The ECtHR noted that the Irish courts had examined very carefully the question of whether there had been threats or an inducement by the police, and that the trial judge reviewed the video recordings of the relevant interviews in their entirety. The ECtHR found convincing the reasoning of the trial judge that even if the actions of the police could have been considered a threat or inducement, they did not have any link with the applicant’s confession because of the passage of time and the fact that the applicant had an opportunity to consult with his solicitor both in person and by telephone immediately prior to making the admission.

Audiovisual recording as a key safeguard against coercion

With regard to the impact of the police tactics on the overall fairness of the proceedings, the ECtHR followed the Irish Court of Appeal and the Supreme Court who had considered to be a key safeguard the fact that all the police interviews had been recorded on video and that those videos were available to the judges at all three levels of jurisdiction and the jury at trial. The ECtHR recognised that the audiovisual recording acted to maintain pressure on the police to act in conformity with the law and enabled the domestic courts to make well informed decisions when considering whether it was possible to admit the evidence obtained in police interview.

The ECtHR noted that both the presence of a lawyer during police interviews and the audio-visual recording of the interviews both act as safeguards against coercion and ill-treatment by the police. This led the ECtHR to conclude that audiovisual recording was, therefore, a sufficient safeguard.

This view was not shared by Judge Yudkivska. In her dissenting opinion, she noted that the presence of a lawyer could have prevented the police officers from coercing the applicant into confessing. Judge Yudkivska pointed out that the jury was in fact only shown excerpts of those video recordings and it was unclear whether the jury had in fact observed the footage of the crucial moments of the applicant’s intimidation. Judge Yudkivska came to the conclusion that the overall fairness of the proceedings was irreparably compromised due to the absence of the applicant’s lawyer during his police interviews, the lack of sufficient advice provided during the short telephone conversations/meetings and primarily, due to the fact that the applicant’s confession, which formed the crucial basis of his conviction, was obtained following clear pressure and intimidation by police officers in the absence of his lawyer.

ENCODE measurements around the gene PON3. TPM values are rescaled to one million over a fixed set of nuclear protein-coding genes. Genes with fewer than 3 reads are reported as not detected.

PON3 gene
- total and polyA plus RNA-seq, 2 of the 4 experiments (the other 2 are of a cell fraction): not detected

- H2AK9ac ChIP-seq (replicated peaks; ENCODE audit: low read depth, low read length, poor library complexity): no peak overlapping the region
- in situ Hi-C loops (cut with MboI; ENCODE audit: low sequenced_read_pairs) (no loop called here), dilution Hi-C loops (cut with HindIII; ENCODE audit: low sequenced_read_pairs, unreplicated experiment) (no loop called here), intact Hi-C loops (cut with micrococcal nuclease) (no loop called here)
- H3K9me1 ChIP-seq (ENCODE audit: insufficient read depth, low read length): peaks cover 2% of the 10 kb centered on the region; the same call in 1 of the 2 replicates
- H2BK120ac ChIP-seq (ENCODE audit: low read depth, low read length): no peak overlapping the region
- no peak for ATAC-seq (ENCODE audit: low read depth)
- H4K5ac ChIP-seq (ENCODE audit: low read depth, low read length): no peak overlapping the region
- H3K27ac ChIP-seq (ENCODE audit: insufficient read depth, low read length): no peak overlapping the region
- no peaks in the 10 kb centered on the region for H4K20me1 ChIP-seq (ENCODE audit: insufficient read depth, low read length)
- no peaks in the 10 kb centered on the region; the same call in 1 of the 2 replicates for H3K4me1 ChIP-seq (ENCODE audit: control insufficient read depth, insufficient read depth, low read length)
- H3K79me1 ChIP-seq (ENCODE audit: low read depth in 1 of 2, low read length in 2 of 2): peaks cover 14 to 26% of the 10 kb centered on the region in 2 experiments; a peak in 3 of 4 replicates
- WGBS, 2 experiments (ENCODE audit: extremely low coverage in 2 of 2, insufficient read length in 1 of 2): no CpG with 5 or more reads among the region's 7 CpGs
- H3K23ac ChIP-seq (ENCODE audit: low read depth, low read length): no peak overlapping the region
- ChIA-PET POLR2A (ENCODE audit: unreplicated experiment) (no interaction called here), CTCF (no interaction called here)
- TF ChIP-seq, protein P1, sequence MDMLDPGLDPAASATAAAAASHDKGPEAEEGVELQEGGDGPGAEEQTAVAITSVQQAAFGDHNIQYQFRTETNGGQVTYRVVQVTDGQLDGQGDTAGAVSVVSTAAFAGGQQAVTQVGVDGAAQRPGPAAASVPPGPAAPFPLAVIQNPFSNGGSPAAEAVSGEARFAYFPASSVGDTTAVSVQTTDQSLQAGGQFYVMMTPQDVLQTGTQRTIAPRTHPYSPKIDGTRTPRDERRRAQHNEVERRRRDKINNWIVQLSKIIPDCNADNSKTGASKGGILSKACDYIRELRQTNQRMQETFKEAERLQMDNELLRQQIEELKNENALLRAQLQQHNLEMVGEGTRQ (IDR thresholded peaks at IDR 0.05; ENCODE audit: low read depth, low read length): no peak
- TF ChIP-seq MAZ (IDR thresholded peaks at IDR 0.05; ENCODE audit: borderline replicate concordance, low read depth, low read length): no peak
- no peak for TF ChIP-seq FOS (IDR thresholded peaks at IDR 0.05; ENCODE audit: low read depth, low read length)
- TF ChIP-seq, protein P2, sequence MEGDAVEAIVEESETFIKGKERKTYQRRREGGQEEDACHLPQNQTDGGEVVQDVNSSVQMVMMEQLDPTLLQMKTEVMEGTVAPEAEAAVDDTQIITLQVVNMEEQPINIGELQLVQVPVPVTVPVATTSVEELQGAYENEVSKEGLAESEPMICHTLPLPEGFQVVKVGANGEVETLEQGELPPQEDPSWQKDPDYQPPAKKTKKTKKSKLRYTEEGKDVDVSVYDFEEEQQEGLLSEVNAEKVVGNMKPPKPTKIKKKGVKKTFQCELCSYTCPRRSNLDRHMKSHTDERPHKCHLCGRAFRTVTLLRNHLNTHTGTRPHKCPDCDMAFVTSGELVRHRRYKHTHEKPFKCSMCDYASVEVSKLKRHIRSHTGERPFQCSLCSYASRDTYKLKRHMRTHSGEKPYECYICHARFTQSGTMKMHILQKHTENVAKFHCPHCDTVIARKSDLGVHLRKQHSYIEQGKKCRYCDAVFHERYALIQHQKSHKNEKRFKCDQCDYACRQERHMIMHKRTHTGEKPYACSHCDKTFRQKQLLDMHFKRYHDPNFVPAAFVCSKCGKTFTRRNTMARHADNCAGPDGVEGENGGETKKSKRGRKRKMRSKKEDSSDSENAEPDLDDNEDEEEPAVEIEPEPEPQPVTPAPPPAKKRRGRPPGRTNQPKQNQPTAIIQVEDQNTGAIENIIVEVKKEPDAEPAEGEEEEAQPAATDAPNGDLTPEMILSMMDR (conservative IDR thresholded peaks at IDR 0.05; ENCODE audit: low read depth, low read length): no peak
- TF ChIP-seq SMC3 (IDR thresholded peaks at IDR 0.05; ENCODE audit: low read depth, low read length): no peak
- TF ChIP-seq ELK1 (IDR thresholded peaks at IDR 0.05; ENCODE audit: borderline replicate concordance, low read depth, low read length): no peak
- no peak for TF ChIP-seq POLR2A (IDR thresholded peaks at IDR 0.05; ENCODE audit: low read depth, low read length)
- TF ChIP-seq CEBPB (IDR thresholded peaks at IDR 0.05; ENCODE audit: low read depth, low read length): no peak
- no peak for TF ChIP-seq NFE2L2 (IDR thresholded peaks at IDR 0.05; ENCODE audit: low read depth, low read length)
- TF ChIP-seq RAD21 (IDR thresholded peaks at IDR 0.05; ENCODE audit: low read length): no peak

Fair Trials has recently conducted research on the benefits of audiovisual recording of police interrogations. For more information about our findings, please see here. However, as we highlight in our findings, audiovisual recording cannot replace the presence of a lawyer during police interrogations, which remains in our view a key safeguard in pre-trial proceedings, as recognised by the EU Directive on Access to a Lawyer.

You can read the full judgment here.

¹Directive 2013/48/EU of the European Parliament and of the Council of 22 October 2013 on the right of access to a lawyer in criminal proceedings and in European arrest warrant proceedings, and on the right to have a third party informed upon deprivation of liberty and to communicate with third persons and with consular authorities while deprived of liberty.